• Providing pain relief from headaches and migraines
  • Inducing sweating to lower fevers

Some initial research also indicates catnip may have anti-cancer effects by inhibiting tumor growth and inducing cancer cell death. Other studies suggest catnip may have neuroprotective properties and help prevent oxidative damage in the brain (

However, more research is still needed to fully understand the medicinal capabilities of catnip in humans.

Using Catnip Tea and Tinctures

Catnip can be consumed as a tea by steeping dried catnip leaves in hot water for 3-5 minutes then straining. Most recommendations for catnip tea are to use 2-3 teaspoons of dried catnip per 8 ounces of boiling water and let steep for at least 5 minutes before drinking (source). Some add honey or other sweeteners to improve the flavor. Caution should be taken with the tea as high doses may cause headaches or upset stomach.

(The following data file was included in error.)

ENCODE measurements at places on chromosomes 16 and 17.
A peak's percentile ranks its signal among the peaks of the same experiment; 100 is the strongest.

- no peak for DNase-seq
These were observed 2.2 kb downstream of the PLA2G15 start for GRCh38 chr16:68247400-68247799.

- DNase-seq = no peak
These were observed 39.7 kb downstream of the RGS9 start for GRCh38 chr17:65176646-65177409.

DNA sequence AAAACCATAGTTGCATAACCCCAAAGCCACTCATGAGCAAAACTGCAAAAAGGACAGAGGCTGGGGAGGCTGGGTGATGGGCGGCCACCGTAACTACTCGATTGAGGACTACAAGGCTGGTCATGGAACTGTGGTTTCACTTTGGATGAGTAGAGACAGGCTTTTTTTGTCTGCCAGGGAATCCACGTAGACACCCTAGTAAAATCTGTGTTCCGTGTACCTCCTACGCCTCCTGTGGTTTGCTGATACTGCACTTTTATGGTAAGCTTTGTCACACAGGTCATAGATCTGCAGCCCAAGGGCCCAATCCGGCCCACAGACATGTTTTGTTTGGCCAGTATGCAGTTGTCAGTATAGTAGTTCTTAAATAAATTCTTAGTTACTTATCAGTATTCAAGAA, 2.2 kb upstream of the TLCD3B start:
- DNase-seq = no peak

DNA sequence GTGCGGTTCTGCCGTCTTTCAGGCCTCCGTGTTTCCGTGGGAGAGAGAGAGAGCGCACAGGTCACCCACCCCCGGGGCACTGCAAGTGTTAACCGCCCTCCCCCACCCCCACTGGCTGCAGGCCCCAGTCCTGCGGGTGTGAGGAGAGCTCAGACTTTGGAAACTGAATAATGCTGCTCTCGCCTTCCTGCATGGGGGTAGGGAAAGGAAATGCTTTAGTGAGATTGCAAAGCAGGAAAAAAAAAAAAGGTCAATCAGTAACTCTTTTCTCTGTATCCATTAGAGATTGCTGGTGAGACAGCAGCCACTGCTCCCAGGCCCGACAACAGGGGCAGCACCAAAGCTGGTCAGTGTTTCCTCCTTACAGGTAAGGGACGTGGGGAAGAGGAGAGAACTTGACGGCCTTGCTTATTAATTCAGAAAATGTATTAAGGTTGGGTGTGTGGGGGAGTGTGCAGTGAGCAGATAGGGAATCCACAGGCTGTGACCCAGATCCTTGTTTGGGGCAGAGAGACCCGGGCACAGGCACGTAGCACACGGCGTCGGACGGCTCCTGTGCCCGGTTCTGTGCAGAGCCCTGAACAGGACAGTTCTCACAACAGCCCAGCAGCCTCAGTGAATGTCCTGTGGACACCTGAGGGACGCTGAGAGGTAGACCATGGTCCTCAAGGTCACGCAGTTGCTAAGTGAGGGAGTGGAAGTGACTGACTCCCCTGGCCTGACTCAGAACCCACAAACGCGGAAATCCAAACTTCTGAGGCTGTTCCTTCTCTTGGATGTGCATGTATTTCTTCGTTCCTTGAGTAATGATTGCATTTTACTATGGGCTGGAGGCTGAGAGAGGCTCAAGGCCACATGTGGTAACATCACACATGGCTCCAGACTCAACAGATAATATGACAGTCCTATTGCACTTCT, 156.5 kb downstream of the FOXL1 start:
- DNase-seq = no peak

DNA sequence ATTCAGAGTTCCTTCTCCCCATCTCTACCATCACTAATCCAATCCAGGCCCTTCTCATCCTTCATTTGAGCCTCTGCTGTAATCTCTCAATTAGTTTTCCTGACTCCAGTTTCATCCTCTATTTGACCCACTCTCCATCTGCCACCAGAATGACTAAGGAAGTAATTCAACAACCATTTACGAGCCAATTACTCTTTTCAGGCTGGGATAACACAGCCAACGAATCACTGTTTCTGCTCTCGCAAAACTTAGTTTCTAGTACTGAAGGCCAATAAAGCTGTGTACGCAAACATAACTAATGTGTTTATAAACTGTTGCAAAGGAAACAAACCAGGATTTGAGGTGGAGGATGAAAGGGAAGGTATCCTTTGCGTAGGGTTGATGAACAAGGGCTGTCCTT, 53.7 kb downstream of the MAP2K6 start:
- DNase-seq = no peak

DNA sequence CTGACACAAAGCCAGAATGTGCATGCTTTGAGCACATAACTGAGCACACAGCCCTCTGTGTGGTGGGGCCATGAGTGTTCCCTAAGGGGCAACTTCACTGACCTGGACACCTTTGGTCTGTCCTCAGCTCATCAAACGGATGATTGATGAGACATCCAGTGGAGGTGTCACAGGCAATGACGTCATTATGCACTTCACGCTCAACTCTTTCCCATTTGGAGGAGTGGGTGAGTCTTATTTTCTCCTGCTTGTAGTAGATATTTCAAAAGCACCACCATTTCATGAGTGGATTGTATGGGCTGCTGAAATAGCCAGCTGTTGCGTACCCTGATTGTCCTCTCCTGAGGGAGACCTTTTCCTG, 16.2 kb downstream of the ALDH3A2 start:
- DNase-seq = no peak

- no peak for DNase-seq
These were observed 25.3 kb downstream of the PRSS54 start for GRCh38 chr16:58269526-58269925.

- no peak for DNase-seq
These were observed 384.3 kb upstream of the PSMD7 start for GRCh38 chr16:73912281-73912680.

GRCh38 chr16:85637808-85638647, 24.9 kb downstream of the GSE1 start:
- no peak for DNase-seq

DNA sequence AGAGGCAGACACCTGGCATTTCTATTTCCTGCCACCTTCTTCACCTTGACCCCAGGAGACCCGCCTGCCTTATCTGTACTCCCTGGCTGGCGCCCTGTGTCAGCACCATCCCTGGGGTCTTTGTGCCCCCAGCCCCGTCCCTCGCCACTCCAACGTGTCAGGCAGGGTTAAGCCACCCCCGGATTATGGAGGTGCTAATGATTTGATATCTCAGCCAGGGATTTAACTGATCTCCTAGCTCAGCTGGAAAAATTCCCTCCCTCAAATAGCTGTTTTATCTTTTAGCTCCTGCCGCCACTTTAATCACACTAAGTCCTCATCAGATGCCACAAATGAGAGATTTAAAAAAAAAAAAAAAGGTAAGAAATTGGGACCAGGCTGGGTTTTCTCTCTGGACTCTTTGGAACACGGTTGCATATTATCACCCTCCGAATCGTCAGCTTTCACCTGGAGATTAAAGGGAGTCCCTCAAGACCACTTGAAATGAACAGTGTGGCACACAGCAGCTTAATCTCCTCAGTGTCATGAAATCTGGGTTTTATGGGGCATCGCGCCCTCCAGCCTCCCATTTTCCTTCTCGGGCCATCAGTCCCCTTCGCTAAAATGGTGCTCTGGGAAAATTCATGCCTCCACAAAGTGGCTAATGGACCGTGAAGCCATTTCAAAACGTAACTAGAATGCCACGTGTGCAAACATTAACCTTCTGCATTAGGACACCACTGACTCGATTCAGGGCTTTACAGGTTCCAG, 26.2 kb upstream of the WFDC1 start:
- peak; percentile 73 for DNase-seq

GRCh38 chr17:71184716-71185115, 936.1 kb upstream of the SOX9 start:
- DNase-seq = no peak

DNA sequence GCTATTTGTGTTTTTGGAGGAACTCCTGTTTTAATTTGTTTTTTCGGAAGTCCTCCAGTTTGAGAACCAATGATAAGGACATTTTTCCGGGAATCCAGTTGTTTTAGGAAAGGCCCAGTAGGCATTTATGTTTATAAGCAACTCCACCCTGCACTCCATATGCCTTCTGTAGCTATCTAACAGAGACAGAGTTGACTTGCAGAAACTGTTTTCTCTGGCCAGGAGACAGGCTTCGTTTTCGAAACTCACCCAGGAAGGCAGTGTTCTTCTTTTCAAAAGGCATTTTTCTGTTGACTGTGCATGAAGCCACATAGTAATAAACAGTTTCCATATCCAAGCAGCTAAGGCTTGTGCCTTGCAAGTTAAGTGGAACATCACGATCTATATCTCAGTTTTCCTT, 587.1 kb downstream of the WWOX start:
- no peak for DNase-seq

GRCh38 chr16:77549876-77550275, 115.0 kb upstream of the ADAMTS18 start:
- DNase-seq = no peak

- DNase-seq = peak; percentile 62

woman drinking catnip tea

Catnip tinctures or extracts can also be taken, usually with a dose of 1-2mL taken 1-3 times per day. As with the tea, caution is advised when taking catnip tinctures as high doses may cause side effects. Some potential side effects of catnip tea or tinctures can include headaches, nausea, and diarrhea. Start with a low dose and increase slowly to assess your personal tolerance.

Catnip Essential Oil Uses

Catnip essential oil has some popular uses, especially when used topically or inhaled. The primary active compound in catnip oil is called nepetalactone, which is known to have a soothing, relaxing effect (Plant Therapy).